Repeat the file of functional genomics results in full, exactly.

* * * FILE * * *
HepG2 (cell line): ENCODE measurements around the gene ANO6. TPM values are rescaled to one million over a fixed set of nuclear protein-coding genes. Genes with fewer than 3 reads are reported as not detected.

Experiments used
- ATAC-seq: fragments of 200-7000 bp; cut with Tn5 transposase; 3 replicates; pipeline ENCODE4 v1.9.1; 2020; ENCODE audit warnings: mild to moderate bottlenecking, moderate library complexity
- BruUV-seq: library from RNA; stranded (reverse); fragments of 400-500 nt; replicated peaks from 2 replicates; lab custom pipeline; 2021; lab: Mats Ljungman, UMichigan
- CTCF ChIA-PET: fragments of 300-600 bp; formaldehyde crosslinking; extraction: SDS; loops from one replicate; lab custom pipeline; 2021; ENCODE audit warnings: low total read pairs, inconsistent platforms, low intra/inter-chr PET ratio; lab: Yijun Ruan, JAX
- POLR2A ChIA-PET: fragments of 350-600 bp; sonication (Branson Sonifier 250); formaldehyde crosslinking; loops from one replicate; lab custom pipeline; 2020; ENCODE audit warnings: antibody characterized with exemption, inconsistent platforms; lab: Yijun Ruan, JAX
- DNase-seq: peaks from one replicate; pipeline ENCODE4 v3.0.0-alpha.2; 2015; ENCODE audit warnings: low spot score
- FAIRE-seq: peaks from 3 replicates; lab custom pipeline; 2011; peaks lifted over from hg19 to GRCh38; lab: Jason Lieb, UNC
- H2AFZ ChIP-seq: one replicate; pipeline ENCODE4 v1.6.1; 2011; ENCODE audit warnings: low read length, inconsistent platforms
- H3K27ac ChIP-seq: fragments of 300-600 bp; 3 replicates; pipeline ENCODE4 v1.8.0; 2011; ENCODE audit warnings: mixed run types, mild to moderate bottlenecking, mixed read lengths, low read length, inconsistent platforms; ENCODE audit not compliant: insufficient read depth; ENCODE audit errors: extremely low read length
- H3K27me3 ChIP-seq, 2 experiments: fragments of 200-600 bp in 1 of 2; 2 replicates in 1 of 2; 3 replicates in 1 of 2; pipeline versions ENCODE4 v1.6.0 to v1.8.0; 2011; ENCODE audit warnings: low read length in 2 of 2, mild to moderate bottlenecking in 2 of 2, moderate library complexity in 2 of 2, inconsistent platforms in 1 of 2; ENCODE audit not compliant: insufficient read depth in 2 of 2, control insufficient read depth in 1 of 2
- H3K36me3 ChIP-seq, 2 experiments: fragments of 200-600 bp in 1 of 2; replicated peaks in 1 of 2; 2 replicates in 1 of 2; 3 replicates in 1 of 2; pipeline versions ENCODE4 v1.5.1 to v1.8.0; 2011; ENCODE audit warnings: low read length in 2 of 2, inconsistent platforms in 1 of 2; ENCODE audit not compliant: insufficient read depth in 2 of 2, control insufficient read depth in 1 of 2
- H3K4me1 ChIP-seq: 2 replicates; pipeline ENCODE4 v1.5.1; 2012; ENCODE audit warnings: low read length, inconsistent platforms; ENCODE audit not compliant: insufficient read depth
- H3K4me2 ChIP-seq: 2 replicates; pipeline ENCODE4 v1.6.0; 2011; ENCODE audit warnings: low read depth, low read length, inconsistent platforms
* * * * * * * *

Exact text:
HepG2 (cell line): ENCODE measurements around the gene ANO6. TPM values are rescaled to one million over a fixed set of nuclear protein-coding genes. Genes with fewer than 3 reads are reported as not detected.

Experiments used
- ATAC-seq: fragments of 200-7000 bp; cut with Tn5 transposase; 3 replicates; pipeline ENCODE4 v1.9.1; 2020; ENCODE audit warnings: mild to moderate bottlenecking, moderate library complexity
- BruUV-seq: library from RNA; stranded (reverse); fragments of 400-500 nt; replicated peaks from 2 replicates; lab custom pipeline; 2021; lab: Mats Ljungman, UMichigan
- CTCF ChIA-PET: fragments of 300-600 bp; formaldehyde crosslinking; extraction: SDS; loops from one replicate; lab custom pipeline; 2021; ENCODE audit warnings: low total read pairs, inconsistent platforms, low intra/inter-chr PET ratio; lab: Yijun Ruan, JAX
- POLR2A ChIA-PET: fragments of 350-600 bp; sonication (Branson Sonifier 250); formaldehyde crosslinking; loops from one replicate; lab custom pipeline; 2020; ENCODE audit warnings: antibody characterized with exemption, inconsistent platforms; lab: Yijun Ruan, JAX
- DNase-seq: peaks from one replicate; pipeline ENCODE4 v3.0.0-alpha.2; 2015; ENCODE audit warnings: low spot score
- FAIRE-seq: peaks from 3 replicates; lab custom pipeline; 2011; peaks lifted over from hg19 to GRCh38; lab: Jason Lieb, UNC
- H2AFZ ChIP-seq: one replicate; pipeline ENCODE4 v1.6.1; 2011; ENCODE audit warnings: low read length, inconsistent platforms
- H3K27ac ChIP-seq: fragments of 300-600 bp; 3 replicates; pipeline ENCODE4 v1.8.0; 2011; ENCODE audit warnings: mixed run types, mild to moderate bottlenecking, mixed read lengths, low read length, inconsistent platforms; ENCODE audit not compliant: insufficient read depth; ENCODE audit errors: extremely low read length
- H3K27me3 ChIP-seq, 2 experiments: fragments of 200-600 bp in 1 of 2; 2 replicates in 1 of 2; 3 replicates in 1 of 2; pipeline versions ENCODE4 v1.6.0 to v1.8.0; 2011; ENCODE audit warnings: low read length in 2 of 2, mild to moderate bottlenecking in 2 of 2, moderate library complexity in 2 of 2, inconsistent platforms in 1 of 2; ENCODE audit not compliant: insufficient read depth in 2 of 2, control insufficient read depth in 1 of 2
- H3K36me3 ChIP-seq, 2 experiments: fragments of 200-600 bp in 1 of 2; replicated peaks in 1 of 2; 2 replicates in 1 of 2; 3 replicates in 1 of 2; pipeline versions ENCODE4 v1.5.1 to v1.8.0; 2011; ENCODE audit warnings: low read length in 2 of 2, inconsistent platforms in 1 of 2; ENCODE audit not compliant: insufficient read depth in 2 of 2, control insufficient read depth in 1 of 2
- H3K4me1 ChIP-seq: 2 replicates; pipeline ENCODE4 v1.5.1; 2012; ENCODE audit warnings: low read length, inconsistent platforms; ENCODE audit not compliant: insufficient read depth
- H3K4me2 ChIP-seq: 2 replicates; pipeline ENCODE4 v1.6.0; 2011; ENCODE audit warnings: low read depth, low read length, inconsistent platforms